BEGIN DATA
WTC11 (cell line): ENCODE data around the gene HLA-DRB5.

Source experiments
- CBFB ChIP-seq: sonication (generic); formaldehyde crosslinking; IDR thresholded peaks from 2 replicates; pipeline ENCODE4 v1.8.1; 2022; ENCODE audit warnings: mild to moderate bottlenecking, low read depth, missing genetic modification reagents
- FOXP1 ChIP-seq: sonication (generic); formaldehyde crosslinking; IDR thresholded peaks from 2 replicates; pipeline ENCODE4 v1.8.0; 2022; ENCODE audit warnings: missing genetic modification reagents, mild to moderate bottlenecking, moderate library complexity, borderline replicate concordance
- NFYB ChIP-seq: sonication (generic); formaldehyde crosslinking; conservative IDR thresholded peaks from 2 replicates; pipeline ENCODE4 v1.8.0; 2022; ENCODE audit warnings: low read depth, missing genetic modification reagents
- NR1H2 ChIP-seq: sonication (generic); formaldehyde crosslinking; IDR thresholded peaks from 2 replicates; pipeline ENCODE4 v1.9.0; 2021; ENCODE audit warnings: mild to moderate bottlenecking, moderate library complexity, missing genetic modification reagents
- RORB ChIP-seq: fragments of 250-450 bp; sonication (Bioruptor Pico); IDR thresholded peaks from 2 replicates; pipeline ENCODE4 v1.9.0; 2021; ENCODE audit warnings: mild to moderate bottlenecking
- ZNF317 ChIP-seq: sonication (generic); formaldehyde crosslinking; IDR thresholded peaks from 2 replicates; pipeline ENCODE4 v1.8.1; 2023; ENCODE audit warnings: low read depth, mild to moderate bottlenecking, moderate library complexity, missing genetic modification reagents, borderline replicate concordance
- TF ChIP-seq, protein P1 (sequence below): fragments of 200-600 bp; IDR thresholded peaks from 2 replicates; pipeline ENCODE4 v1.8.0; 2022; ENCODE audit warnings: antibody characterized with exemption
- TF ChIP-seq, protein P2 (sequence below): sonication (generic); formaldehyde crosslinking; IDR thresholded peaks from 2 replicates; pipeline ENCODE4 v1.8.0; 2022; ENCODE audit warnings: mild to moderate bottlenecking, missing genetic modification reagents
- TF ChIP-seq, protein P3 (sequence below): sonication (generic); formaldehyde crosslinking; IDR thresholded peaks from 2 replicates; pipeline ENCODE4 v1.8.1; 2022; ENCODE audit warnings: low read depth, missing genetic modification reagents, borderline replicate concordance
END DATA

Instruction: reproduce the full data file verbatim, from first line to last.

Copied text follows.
WTC11 (cell line): ENCODE data around the gene HLA-DRB5.

Source experiments
- CBFB ChIP-seq: sonication (generic); formaldehyde crosslinking; IDR thresholded peaks from 2 replicates; pipeline ENCODE4 v1.8.1; 2022; ENCODE audit warnings: mild to moderate bottlenecking, low read depth, missing genetic modification reagents
- FOXP1 ChIP-seq: sonication (generic); formaldehyde crosslinking; IDR thresholded peaks from 2 replicates; pipeline ENCODE4 v1.8.0; 2022; ENCODE audit warnings: missing genetic modification reagents, mild to moderate bottlenecking, moderate library complexity, borderline replicate concordance
- NFYB ChIP-seq: sonication (generic); formaldehyde crosslinking; conservative IDR thresholded peaks from 2 replicates; pipeline ENCODE4 v1.8.0; 2022; ENCODE audit warnings: low read depth, missing genetic modification reagents
- NR1H2 ChIP-seq: sonication (generic); formaldehyde crosslinking; IDR thresholded peaks from 2 replicates; pipeline ENCODE4 v1.9.0; 2021; ENCODE audit warnings: mild to moderate bottlenecking, moderate library complexity, missing genetic modification reagents
- RORB ChIP-seq: fragments of 250-450 bp; sonication (Bioruptor Pico); IDR thresholded peaks from 2 replicates; pipeline ENCODE4 v1.9.0; 2021; ENCODE audit warnings: mild to moderate bottlenecking
- ZNF317 ChIP-seq: sonication (generic); formaldehyde crosslinking; IDR thresholded peaks from 2 replicates; pipeline ENCODE4 v1.8.1; 2023; ENCODE audit warnings: low read depth, mild to moderate bottlenecking, moderate library complexity, missing genetic modification reagents, borderline replicate concordance
- TF ChIP-seq, protein P1 (sequence below): fragments of 200-600 bp; IDR thresholded peaks from 2 replicates; pipeline ENCODE4 v1.8.0; 2022; ENCODE audit warnings: antibody characterized with exemption
- TF ChIP-seq, protein P2 (sequence below): sonication (generic); formaldehyde crosslinking; IDR thresholded peaks from 2 replicates; pipeline ENCODE4 v1.8.0; 2022; ENCODE audit warnings: mild to moderate bottlenecking, missing genetic modification reagents
- TF ChIP-seq, protein P3 (sequence below): sonication (generic); formaldehyde crosslinking; IDR thresholded peaks from 2 replicates; pipeline ENCODE4 v1.8.1; 2022; ENCODE audit warnings: low read depth, missing genetic modification reagents, borderline replicate concordance